Call (704) 358-6000 now or request a call below.
Your Full Name
Your Email Address
Your Phone Number
Preferred Call Time MorningAfternoonEvening
Your Time Zone PSTCSTEST
Home Resume Writing LinkedIn Profiles Coaching Contact FAQ
220 days ago
226 days ago
229 days ago
231 days ago
233 days ago
241 days ago
243 days ago
The Resume Sage LLC 6000 Fairview Road #1200 Charlotte, NC 28210 (704) 358-6000
© 2017 The Resume Sage LLC. All Rights Reserved.What Does Your Resume Say About You?
Web Design by Steven Fies
Maximize your chances of getting the job. Download 5-Minute Resume Quick Tips today for free.
Outplacement services ease the pain of career transition by providing career coaching, resume and cover letter writing, LinkedIn training, interviewing advice and a host of other services to help you land your next job faster.
Outplacement services are provided to you, but paid by your company.
You can negotiate outplacement benefits with your employer as part of a severance package. They can give you a lump sum to spend on outplacement or your company can contract with us directly. Rates typically range from $10,000-$25,000+ per person depending on your level. We offer affordable programs starting at $7,995.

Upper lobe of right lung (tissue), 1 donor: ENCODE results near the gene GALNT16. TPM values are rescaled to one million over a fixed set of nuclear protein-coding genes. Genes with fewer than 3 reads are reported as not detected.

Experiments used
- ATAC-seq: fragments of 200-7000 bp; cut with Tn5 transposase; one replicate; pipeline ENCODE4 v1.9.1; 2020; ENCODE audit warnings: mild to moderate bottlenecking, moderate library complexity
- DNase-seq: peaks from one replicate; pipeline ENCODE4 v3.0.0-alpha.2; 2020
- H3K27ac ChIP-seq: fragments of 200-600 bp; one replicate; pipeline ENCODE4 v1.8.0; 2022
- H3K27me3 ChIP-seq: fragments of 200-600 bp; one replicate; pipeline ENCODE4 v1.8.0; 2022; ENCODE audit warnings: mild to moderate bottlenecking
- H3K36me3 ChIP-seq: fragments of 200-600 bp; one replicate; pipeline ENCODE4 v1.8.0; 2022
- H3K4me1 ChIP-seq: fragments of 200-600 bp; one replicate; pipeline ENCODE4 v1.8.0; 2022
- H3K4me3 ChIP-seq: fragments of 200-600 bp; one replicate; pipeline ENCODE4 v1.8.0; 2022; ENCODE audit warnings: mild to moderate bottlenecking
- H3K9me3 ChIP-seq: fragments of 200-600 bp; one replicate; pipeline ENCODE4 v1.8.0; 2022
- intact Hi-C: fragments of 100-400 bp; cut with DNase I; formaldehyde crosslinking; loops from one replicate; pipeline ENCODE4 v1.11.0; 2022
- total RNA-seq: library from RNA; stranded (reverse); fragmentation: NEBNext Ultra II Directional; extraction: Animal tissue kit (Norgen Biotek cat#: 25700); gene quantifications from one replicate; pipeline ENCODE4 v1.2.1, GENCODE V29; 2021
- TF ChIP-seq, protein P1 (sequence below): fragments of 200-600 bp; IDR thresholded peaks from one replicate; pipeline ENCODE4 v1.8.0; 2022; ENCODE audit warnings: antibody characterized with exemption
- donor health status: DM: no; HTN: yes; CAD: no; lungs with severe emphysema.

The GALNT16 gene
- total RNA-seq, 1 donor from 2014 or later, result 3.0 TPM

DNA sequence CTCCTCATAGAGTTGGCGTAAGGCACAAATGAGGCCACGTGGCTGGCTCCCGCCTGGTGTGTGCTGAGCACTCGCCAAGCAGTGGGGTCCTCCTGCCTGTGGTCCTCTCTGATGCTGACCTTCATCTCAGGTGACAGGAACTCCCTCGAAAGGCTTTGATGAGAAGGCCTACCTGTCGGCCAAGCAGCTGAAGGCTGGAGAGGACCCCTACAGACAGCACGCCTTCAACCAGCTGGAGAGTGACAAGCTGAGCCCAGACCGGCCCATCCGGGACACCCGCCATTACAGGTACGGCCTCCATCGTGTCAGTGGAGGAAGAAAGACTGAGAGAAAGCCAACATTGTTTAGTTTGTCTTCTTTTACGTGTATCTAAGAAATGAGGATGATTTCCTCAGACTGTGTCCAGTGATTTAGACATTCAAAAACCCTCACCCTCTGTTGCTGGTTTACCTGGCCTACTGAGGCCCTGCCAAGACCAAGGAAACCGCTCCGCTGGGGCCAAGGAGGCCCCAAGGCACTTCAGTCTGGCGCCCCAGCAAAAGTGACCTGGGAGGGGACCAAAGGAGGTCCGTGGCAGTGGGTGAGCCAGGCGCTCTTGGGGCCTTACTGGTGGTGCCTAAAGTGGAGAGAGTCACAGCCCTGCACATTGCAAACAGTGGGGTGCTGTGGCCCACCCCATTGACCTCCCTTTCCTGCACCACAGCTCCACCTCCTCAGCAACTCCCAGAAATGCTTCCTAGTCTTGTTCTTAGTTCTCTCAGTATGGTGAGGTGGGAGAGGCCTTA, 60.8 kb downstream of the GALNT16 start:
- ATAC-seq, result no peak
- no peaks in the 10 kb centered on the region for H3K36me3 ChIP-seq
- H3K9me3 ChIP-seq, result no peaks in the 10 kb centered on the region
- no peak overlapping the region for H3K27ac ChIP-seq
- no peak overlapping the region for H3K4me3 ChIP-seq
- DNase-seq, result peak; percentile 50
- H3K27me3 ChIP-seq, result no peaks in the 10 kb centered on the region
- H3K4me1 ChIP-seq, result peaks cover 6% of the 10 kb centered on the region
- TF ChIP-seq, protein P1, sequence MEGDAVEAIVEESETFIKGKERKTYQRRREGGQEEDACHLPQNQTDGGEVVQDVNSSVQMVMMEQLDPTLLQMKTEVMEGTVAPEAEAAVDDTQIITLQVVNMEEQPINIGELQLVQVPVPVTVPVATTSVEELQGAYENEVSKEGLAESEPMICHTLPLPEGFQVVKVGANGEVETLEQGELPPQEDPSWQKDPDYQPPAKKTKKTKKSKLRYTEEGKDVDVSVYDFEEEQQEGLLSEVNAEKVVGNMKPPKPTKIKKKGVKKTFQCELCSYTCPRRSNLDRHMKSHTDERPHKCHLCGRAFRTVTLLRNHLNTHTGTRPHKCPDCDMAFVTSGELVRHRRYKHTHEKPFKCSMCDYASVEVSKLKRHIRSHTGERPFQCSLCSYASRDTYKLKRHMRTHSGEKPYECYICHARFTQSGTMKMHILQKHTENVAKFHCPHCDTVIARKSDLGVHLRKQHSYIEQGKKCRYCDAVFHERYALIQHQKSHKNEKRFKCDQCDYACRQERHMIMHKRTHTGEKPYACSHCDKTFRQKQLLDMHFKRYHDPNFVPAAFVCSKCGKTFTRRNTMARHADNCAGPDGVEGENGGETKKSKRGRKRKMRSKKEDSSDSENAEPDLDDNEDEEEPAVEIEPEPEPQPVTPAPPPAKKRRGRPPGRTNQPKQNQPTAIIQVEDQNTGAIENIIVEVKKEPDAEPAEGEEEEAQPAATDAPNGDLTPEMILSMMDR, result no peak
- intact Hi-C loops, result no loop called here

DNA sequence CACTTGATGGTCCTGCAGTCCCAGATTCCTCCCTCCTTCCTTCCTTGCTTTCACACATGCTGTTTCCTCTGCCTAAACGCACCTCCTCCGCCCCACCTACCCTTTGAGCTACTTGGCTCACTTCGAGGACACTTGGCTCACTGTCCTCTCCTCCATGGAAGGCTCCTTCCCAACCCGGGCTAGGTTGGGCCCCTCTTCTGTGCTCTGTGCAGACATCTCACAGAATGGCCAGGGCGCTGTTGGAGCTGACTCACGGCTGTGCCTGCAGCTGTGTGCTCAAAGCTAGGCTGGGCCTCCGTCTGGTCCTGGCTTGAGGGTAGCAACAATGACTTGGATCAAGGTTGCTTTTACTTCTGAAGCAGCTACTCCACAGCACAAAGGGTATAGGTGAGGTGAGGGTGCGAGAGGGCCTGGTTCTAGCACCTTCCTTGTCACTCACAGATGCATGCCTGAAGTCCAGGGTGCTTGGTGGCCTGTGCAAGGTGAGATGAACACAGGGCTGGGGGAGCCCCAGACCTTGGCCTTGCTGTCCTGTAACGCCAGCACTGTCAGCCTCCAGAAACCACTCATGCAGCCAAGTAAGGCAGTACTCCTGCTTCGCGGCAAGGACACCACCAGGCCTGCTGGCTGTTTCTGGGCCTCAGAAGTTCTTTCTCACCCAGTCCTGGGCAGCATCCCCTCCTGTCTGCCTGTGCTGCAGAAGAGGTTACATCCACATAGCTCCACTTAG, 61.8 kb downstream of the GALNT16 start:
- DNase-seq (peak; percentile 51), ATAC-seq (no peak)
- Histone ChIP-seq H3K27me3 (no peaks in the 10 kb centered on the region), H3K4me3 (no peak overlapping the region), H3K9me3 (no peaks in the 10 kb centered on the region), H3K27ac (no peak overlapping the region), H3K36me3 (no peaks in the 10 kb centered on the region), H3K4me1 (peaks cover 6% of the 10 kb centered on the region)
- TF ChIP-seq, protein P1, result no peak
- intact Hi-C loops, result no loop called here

Contact us and we will send information you can share with your employer.
You will be amazed at how quickly we can help you jump start your job search.
Our resumes are independently proofread immediately before the final document is delivered. It’s important to have a fresh set of eyes; someone who has not previously seen the resume. Lauri is our amazing proofreader. She is in charge of quality control and she catches almost everything. But remember, we are still human.
I attended college to be a teacher, graduating summa cum laude and inducted into the Honor Society of Phi Kappa Phi. After my career in teaching I was an editorial assistant for Golf Digest magazine, working as a proofreader and interfacing directly with writers and editors. With an international audience reading their publication, they had high expectations. Since then, everywhere I’ve worked I’ve caught mistakes. Because of that I’m constantly being asked to review materials, from letters written by company presidents to policy and procedures manuals.
Some people have a natural ability to catch errors just by looking at a page of writing. I’m one of them and have always been that way. Even when I read a published books and novels, any mistake jumps out and bites me! I guess that’s a by-product of being a perfectionist. I’m an expert on rules of grammar, punctuation, subject and verb agreement, etc. And I love it!
I’m amazed at the number of fonts, colors and tables jobseekers use as a way to catch someone’s eye. It makes their resumes really busy, distracting, and sometimes hard to read – the opposite of what they want to achieve. Many people don’t understand know how to consistently format their work. These resumes are the hardest to edit.